Greentech Media – GE Locks Down Major Grid Data Deal With Exelon’s Utilities

GE’s companywide earnings fell short of expectations last week, but its digital grid business keeps on growing. It continues to lead in conventional power applications, like wind turbines and gas generators, but it’s also been building out Predix, an industrial internet-of-things business that pairs on-the-ground sensors with local and cloud computing.

Renewable Energy Magazine – Global Advanced Biofuels Market Projected to Surpass $195 Billion by 2025

The biodiesel segment held the highest revenue share in the biofuels market. This was mainly due to the large fleet of diesel-powered vehicles and rising focus on decreasing fuel emissions. A joint study conducted by the U.S. Department of Agriculture, and the U.S. Department of Energy determined that biodiesel reduces net carbon dioxide emissions in the atmosphere by 78.5% compared with petroleum diesel fuel.

Reuters – Awaiting Trump's coal comeback, miners reject retraining

Despite broad consensus about coal’s bleak future, a years-long effort to diversify the economy of this hard-hit region away from mining is stumbling, with Obama-era jobs retraining classes undersubscribed and future programs at risk under President Donald Trump’s proposed 2018 budget.

The Virginian Pilot – Virginia wind farm project delayed for a second time

The developer of what would be Virginia's first commercial wind farm has delayed construction plans for the second time in two years. The company still plans to build 25 turbines on a mountain ridge that would generate 75 megawatts of power. But the timeline is uncertain.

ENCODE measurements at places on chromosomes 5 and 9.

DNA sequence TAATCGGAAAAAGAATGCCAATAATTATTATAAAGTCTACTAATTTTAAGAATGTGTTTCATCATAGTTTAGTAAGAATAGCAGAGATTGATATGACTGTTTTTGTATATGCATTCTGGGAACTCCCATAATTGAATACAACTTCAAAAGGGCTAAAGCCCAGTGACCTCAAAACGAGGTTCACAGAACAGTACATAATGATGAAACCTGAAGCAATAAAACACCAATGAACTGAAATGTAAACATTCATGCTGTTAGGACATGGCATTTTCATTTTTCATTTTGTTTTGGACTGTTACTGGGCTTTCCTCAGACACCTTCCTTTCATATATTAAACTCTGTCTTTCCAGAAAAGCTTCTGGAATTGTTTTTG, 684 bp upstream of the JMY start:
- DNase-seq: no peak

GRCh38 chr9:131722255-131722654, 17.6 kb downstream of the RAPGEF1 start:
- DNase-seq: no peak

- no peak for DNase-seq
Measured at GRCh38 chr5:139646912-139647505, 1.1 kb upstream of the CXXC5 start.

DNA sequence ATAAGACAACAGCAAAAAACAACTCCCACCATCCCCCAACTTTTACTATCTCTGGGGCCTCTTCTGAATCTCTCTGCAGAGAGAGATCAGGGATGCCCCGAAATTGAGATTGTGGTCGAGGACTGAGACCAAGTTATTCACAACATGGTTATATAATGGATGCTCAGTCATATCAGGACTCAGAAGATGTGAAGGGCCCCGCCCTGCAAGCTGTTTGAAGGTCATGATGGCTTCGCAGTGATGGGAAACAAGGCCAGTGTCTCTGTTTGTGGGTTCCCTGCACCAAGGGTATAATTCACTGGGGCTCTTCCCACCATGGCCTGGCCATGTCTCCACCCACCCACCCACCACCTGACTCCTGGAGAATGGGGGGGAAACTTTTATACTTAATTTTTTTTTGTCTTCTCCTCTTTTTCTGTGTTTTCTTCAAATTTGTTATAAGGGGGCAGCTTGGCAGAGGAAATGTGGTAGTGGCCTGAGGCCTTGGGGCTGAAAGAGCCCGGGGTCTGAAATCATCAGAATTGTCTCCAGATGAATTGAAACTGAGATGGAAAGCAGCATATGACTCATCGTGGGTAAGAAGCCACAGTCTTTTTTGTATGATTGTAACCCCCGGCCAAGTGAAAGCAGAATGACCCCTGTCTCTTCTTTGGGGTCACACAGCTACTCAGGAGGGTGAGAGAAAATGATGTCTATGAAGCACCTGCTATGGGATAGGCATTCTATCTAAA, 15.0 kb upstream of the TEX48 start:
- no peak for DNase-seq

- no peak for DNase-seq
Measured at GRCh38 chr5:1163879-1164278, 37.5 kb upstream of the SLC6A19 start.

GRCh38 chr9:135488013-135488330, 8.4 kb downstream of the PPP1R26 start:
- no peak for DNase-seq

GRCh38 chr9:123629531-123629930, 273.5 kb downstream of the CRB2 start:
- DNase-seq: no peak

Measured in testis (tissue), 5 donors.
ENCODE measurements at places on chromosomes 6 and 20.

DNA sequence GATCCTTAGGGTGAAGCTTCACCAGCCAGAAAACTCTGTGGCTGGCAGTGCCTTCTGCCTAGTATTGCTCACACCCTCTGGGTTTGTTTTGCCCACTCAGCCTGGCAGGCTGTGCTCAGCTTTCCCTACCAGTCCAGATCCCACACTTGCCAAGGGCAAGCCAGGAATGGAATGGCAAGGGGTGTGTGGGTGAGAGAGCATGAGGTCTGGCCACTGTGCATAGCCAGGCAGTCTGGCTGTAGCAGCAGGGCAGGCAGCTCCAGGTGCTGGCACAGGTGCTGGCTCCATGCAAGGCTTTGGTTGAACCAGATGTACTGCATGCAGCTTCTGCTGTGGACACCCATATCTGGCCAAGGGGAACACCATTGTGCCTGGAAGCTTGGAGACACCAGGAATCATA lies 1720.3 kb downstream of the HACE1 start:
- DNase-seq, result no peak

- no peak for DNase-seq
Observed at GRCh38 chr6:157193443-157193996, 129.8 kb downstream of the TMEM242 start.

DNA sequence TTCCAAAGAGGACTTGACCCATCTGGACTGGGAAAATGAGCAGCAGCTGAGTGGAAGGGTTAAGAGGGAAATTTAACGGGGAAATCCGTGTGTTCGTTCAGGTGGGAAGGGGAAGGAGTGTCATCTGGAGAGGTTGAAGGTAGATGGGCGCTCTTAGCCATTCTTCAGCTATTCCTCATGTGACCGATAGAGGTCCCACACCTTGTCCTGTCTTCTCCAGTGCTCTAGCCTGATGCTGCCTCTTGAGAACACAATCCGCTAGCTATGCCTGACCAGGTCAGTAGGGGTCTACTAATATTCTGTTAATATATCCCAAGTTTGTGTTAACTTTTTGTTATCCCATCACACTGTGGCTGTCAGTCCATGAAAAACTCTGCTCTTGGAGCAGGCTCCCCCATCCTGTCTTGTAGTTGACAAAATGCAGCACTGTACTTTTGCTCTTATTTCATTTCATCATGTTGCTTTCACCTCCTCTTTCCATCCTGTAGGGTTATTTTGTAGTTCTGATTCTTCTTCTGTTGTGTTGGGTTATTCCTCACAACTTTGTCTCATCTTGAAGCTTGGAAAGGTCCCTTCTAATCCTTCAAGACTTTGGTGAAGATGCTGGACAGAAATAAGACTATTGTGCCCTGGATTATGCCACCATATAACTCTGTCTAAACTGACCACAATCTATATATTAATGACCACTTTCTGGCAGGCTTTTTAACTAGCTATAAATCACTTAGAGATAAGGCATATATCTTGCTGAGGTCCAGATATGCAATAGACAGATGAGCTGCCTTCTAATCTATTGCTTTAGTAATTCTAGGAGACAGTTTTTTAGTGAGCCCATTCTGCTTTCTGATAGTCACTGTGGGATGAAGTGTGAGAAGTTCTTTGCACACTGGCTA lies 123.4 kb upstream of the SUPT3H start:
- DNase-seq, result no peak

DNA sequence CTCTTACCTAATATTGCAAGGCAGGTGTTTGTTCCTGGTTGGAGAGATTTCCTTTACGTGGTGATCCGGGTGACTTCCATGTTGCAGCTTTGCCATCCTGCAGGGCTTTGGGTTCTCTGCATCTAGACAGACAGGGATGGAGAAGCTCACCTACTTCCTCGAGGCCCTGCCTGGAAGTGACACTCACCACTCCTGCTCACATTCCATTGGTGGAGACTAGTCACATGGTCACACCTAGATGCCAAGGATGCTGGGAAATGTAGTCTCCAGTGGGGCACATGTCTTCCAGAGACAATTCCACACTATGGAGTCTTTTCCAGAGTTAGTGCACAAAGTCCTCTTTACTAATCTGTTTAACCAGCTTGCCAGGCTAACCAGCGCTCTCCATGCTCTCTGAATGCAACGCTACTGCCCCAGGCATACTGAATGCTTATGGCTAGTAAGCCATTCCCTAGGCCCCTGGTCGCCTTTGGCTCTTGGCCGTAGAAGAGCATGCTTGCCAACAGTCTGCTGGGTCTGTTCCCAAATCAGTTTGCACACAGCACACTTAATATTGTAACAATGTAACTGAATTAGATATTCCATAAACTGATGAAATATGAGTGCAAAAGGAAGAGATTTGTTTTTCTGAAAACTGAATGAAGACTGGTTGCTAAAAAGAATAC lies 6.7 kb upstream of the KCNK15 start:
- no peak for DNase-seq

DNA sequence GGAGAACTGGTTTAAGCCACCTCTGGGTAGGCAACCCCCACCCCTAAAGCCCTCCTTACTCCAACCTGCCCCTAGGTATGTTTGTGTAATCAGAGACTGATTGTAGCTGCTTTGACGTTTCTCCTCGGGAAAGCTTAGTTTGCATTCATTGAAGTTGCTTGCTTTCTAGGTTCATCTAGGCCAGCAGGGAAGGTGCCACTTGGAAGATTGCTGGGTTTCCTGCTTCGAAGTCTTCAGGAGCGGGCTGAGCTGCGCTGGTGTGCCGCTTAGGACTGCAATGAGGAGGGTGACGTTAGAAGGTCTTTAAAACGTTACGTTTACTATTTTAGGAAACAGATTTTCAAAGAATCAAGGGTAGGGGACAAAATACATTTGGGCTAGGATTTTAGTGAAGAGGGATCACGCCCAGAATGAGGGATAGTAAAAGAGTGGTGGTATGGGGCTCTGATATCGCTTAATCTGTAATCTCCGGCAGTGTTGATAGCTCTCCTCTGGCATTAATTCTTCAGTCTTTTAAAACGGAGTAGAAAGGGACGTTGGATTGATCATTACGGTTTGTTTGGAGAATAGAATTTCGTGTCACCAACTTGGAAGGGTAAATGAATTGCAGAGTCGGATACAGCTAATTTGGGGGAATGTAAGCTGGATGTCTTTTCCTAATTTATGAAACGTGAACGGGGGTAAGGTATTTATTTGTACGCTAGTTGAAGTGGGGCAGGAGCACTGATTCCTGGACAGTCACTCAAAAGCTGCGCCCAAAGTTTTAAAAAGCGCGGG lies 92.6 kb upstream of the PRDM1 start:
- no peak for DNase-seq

World Oil –Global oil & gas market shrinks by 13.6% as low crude prices push down revenues, says MarketLine

MarketLine’s latest market report: 'Global Oil & Gas' reveals a declining market trend in 2016 as the price of crude oil pushed down profits of the major players. Overall the global oil & gas market saw its value fall from $1,395.7 billion in 2015, to $1,205.6 billion in 2016.


Science Daily – Nuclear energy programs do not increase likelihood of proliferation, study finds

Contrary to popular thought, nuclear proliferation is not more likely to occur among countries with nuclear energy programs, according to research published in International Security. In a historical analysis of the relationship between nuclear energy programs and proliferation from 1954 to 2000, the study finds that the link between the two has been overstated.


Public Radio International – Renewable energy and resilient microgrids could help rebuild Puerto Rico

Before Hurricane Maria devastated the island, Puerto Rico relied on an outdated, centralized power grid that burned imported fossil fuels. Now, some experts say the disaster offers Puerto Rico the chance to rebuild its power system with more resilience and less carbon.